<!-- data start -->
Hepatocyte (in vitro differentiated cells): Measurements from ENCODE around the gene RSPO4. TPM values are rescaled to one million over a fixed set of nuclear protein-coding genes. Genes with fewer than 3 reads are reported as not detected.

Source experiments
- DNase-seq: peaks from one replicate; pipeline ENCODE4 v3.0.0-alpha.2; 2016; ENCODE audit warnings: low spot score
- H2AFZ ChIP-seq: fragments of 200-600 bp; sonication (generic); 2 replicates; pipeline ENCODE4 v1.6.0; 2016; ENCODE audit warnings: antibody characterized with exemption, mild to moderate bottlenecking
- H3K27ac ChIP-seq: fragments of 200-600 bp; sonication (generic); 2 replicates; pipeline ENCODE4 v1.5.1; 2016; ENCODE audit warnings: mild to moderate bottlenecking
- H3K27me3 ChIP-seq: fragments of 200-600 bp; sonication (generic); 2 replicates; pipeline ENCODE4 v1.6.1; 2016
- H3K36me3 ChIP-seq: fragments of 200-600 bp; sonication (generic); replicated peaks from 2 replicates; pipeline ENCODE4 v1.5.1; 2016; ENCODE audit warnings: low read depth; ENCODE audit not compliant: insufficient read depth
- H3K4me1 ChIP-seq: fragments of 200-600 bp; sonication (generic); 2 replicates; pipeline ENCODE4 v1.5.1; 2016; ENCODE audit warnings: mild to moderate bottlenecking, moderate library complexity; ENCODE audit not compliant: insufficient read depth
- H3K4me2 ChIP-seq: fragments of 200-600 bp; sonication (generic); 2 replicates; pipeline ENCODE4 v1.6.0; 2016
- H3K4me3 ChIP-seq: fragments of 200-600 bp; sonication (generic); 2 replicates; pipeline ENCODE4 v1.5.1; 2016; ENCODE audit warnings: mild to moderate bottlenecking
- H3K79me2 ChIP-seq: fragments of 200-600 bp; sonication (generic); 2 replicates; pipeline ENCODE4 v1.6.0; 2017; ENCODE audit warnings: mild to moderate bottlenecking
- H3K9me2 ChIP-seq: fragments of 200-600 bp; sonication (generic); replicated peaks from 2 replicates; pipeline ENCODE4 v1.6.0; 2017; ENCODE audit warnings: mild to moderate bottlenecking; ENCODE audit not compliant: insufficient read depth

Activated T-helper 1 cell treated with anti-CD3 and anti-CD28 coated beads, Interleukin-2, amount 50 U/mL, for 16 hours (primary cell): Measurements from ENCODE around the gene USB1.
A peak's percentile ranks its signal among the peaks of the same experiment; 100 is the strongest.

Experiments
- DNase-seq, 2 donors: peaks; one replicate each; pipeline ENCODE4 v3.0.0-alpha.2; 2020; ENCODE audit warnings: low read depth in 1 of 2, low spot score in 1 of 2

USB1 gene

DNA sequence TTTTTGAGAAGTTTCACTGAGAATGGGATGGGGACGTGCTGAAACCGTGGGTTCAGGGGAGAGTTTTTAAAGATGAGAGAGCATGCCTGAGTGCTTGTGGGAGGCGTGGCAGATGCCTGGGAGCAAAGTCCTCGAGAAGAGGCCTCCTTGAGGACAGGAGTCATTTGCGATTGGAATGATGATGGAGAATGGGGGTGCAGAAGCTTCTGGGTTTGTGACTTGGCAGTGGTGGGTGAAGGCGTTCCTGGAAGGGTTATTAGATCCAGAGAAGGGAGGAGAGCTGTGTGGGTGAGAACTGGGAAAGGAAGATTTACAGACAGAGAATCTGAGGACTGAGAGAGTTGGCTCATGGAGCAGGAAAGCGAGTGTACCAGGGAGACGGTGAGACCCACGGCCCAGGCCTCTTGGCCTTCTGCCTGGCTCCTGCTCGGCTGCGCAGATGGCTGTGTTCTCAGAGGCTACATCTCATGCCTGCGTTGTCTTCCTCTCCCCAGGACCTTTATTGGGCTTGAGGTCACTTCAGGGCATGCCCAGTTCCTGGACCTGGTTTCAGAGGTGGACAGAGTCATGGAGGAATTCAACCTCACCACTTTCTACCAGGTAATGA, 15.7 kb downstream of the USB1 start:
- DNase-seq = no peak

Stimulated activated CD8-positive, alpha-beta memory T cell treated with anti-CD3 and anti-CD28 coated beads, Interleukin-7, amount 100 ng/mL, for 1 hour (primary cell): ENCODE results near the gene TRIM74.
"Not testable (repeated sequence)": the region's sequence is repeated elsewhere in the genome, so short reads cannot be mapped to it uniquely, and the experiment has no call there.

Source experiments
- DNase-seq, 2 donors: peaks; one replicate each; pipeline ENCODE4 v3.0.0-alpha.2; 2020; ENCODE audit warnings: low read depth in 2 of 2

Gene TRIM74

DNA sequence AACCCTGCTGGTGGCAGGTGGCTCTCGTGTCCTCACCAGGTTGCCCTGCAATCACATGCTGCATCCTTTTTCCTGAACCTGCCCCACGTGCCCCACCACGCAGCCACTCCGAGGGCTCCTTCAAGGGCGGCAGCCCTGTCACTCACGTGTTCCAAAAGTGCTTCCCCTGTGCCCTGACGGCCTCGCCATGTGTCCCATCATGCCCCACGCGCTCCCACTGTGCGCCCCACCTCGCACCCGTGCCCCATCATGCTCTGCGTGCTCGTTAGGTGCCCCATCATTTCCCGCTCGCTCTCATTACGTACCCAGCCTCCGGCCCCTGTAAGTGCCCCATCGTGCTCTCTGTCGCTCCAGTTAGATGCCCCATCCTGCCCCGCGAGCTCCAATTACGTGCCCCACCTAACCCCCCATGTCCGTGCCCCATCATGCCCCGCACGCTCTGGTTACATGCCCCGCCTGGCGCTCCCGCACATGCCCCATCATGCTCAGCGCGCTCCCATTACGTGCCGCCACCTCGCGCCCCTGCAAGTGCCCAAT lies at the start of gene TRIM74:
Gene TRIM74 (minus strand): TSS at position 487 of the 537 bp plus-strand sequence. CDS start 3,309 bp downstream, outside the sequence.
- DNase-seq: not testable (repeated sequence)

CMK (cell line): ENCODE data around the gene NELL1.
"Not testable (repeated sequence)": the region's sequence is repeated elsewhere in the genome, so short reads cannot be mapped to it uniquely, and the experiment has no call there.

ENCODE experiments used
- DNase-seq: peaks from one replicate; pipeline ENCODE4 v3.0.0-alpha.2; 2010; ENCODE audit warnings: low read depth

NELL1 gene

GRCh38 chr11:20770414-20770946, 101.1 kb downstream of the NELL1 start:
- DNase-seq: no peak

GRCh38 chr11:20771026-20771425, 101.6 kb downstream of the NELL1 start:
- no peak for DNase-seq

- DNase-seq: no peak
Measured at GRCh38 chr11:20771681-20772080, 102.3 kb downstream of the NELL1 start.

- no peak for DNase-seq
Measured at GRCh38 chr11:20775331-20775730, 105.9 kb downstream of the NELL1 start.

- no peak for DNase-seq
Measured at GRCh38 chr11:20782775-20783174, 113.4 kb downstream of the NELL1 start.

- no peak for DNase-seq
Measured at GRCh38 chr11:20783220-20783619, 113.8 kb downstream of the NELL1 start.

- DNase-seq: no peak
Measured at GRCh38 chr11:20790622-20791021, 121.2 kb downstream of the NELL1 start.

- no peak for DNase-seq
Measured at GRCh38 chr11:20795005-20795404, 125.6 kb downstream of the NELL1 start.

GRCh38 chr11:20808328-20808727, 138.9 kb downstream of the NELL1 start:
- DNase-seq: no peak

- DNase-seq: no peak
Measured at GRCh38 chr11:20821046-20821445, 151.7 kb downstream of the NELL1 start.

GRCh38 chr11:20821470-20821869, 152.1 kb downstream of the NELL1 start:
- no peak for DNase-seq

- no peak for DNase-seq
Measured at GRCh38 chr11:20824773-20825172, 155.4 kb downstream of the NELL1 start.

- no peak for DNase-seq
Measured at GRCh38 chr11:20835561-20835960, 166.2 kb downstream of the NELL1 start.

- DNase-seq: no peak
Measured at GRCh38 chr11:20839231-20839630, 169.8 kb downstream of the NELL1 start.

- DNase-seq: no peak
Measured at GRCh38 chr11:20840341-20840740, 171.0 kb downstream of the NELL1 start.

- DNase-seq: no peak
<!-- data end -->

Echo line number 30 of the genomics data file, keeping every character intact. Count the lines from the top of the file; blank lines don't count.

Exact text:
ENCODE experiments used